SEN. ANGUS KING (I), MAINE:  Since our departure from the deal, they have abided by the terms you say they`re considering.  But at the current moment --

HASPEL:  Yes, they`re making some preparations that would increase their ability to take a step back if they make that decision.  So, at the moment, technically, they`re in compliance. 


O`DONNELL:  In the hours of testimony about the intelligence services annual report on the worldwide threat assessment, the Trump administration officials did not support President Trump`s argument that we need a wall on the southern border for national security.  The Trump administration intelligence officials did not say one word about a wall.  And even more importantly from a political perspective on the future prospects of such a wall ever being built, none of the Republican senators on the committee asked a single question about any threat to the United States at our southern border.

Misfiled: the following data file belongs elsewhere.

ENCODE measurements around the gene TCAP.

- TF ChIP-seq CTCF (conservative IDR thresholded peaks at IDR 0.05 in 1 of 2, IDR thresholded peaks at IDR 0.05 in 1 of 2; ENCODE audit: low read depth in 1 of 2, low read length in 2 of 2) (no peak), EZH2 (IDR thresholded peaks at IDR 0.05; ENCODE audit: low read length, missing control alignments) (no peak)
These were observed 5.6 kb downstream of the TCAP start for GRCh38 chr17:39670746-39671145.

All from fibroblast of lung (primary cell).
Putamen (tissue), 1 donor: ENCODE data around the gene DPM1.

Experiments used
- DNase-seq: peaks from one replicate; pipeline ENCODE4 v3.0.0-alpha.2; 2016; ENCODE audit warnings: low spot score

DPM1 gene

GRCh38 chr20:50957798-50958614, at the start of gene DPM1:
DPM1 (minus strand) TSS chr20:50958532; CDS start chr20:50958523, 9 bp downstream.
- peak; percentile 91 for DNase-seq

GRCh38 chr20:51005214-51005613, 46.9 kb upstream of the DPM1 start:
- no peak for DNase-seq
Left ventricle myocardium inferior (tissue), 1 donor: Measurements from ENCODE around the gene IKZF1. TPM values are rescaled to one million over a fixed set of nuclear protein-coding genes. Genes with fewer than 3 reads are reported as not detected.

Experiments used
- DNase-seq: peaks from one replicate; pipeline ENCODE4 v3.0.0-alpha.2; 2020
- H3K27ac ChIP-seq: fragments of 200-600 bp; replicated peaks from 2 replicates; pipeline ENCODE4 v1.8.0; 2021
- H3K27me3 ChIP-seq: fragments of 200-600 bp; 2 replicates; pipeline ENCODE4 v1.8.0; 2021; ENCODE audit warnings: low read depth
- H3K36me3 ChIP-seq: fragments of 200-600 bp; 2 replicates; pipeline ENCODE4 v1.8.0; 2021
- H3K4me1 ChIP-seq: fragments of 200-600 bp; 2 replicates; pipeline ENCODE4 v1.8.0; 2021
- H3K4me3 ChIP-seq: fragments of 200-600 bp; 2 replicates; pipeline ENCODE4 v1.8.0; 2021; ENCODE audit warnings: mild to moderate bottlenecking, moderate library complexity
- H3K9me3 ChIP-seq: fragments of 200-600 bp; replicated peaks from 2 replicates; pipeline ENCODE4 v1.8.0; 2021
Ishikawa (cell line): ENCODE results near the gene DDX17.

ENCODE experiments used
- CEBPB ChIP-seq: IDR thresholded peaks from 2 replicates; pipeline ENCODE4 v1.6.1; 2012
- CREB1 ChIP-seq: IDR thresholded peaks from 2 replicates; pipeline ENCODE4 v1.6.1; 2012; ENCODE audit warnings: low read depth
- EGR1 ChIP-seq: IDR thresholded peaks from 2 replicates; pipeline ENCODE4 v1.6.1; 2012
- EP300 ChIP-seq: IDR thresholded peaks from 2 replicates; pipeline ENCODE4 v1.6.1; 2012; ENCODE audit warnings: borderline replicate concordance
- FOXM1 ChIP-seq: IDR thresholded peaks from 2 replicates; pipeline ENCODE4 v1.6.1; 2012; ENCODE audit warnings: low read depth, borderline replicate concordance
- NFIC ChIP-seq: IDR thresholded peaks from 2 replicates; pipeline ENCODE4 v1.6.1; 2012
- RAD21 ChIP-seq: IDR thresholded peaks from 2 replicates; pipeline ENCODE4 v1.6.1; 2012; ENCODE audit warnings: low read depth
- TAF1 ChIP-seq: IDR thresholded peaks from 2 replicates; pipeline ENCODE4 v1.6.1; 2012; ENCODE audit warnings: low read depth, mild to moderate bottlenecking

And one of the members of the committee is the senior senator from Texas, John Cornyn, who represents the single largest section of the southern border in the United States Senate.  Not one word.  Not one word about a wall or a national security threat at our southern border. 

Leading off our discussion now is Ambassador Wendy Sherman, an MSNBC global affairs contributor.  And John McLaughlin is with us.  He`s a former acting director of the CIA and MSNBC national security analyst. 

Ambassador Sherman, I want to start with you, and really I leave it to you to pick what of what we learned today in that hearing do you think deserves the most important concentration tonight. 

WENDY SHERMAN, MSNBC GLOBAL AFFAIRS CONTRIBUTOR:  Well, I think there are two things, Lawrence.  One, of course, is that the intelligence community is completely at odds with the president of the United States.  We don`t rely on the intelligence community to define policy, which I`m sure John will discuss. 

But we do think that their data, their assessments, their facts are important to constructing policy.  And clearly, the president from January 22nd right after the inauguration when he really denigrated the CIA, visiting the wall of the fallen CIA agents, we know that the president really won`t pay any attention to these assessments because facts don`t matter.